There are a further 200,000 men and 582,000 women who work part time and not classified as working in either the public or the private sector.
|Private sector part-time hourly pay||£7.13||£7.33||2.9%|
|Public sector part-time hourly pay||£12.70||£10.48||17.5%|
Put simply, most part-time men work in the private sector and they earn 2.9% less per hour than their female colleagues.
4. The part-time pay gap for men is found across multiple occupations
The tendency for men to earn less per hour when they work part time is found across nearly all occupations. The only exception is the professions where both men and women who work part-time earn more than colleagues of the same sex who are working full time.
One of the key cause of the gender pay gap is the fact that more women work part time and end up earning less than the majority of male colleagues who are more likely to work full time. This trend is repeated in reverse with men who work part time earning less per hour than female colleagues who work full time.
The biggest gender pay gaps for part-time men (compared with full-time women) are found at management level (8.4%) and amongst administrative staff (11.2%).
|Job Types||Part-Time Men||Full-Time Women||Pay Gap|
|Leisure and care||£8.03||£8.25||2.7%|
|Sales and customer service||£6.85||£7.14||4.1%|
|Process, plant and machine operatives||£7.55||£7.61||0.8%|
Put simply, men who work part-time earn less than male and female colleagues who work full time in all occupations except for the professions.
5. The part-time pay gap is biggest for men in their thirties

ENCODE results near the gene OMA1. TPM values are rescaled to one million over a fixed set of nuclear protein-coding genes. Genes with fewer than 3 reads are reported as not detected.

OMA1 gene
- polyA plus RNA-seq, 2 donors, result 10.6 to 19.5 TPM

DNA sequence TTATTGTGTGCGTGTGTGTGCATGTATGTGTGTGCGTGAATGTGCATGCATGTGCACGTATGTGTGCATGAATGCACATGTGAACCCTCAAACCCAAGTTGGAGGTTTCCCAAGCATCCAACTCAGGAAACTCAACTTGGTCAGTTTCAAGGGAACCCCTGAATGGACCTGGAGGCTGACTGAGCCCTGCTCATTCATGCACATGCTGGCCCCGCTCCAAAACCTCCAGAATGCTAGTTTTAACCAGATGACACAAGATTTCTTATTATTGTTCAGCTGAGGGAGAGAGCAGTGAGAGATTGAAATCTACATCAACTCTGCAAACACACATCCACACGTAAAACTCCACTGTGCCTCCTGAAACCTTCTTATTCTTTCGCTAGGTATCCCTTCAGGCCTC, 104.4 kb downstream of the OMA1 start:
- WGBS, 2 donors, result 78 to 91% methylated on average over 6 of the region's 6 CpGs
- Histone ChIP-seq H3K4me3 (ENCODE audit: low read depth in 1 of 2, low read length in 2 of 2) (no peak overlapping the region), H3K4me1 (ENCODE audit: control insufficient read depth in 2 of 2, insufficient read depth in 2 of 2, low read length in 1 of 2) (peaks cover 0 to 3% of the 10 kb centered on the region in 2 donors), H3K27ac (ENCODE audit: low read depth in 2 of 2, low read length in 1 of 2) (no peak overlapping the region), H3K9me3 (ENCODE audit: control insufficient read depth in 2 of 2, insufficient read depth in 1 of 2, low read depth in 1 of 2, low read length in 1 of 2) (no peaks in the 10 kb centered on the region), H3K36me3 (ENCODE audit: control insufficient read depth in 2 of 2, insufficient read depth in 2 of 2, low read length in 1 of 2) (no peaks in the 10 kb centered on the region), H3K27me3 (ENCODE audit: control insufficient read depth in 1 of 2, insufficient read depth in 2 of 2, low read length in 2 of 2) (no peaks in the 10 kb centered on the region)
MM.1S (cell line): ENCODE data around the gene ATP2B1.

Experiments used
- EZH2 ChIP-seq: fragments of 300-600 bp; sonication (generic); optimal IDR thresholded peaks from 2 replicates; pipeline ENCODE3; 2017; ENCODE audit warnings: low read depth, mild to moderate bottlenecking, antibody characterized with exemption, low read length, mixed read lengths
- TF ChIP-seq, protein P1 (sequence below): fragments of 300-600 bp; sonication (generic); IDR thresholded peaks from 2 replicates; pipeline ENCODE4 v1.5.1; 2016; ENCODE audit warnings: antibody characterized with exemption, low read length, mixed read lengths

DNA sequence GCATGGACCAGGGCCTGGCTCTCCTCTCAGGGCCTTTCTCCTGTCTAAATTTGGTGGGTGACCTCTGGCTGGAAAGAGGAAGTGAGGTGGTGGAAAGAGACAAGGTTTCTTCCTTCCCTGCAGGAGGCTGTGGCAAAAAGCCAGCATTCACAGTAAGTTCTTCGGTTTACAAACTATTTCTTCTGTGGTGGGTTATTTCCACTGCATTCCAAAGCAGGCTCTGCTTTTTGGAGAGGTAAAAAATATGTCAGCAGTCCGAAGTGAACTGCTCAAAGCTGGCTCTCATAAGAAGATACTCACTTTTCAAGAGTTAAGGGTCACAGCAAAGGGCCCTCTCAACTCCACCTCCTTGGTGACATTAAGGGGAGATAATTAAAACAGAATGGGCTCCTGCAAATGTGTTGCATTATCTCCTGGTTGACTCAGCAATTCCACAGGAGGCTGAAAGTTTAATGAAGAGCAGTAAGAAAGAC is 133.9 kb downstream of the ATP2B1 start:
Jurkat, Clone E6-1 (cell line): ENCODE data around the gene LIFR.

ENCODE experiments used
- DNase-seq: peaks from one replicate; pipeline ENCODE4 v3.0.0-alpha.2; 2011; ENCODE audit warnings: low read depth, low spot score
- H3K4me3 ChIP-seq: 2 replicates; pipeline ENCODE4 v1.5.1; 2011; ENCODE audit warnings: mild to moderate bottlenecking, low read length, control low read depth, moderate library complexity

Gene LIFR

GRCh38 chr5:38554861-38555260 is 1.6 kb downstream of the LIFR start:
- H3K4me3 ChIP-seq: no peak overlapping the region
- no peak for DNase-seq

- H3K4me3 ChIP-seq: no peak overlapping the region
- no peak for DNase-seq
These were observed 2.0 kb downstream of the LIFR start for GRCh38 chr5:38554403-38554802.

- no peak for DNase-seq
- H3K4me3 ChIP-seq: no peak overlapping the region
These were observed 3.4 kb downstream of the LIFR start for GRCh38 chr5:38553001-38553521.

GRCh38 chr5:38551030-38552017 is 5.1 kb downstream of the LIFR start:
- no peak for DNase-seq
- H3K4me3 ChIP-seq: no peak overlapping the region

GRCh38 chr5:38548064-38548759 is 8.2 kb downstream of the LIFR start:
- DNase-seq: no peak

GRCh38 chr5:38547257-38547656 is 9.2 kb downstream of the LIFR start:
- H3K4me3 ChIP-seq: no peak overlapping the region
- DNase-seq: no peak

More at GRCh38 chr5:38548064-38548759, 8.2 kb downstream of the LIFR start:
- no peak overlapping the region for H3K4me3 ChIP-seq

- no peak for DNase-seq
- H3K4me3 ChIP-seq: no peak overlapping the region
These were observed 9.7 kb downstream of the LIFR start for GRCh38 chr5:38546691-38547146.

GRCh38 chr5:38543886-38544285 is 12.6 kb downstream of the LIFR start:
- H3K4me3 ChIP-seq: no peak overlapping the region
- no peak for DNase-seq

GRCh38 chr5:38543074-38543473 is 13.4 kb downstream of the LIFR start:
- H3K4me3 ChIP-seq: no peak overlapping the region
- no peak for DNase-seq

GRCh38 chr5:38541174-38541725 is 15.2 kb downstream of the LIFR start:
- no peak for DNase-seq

Men who work part-time earn 5.4% less than part-time women on average, based on median hourly pay. However, the part-time gender pay gap varies with age. For part-time men, for example, the biggest gap occurs in 30-39 age group where the gender pay gap is 7.8%.
Another notable difference is that the part-time male workforce continues to increase its average earning power throughout their career, rising from a pay of £6.50 per hour in the teen years to £9.86 per hour at 60+.
Part-time female workers follow a different earnings trajectory rising more rapidly from £6.40 per hour in the teen years to a peak of £9.40 in the 30-39 age range. After 40, part-time women continue to earn more than the under 30s, but earn increasingly less each decade, falling back to £8.65 per hour at 60+.
This is presumably due the seniority of part-time positions that men over 40 take on when compared with women.
|AGE||Male Part Time||Female Part Time||Pay Gap|
Put simply, men who work part-time earn 5.4% less per hour than part-time women on average, but men’s part-time earnings improve slowly with age for men.
—Photo Credit: Flickr/Mary Hutchinson
Article by Glen Poole author of the book Equality For Men
Also on insideMAN:
- The moment we all dread but secretly long for, being forced to leave a job you hate
- The top 10 ways men are getting a raw deal at work
- If you are under 40 the biggest gender pay gap is experienced by men
- Male graduates caught in gender employment gap
- Lack of men in childcare is driving gender pay gap says UK fatherhood charity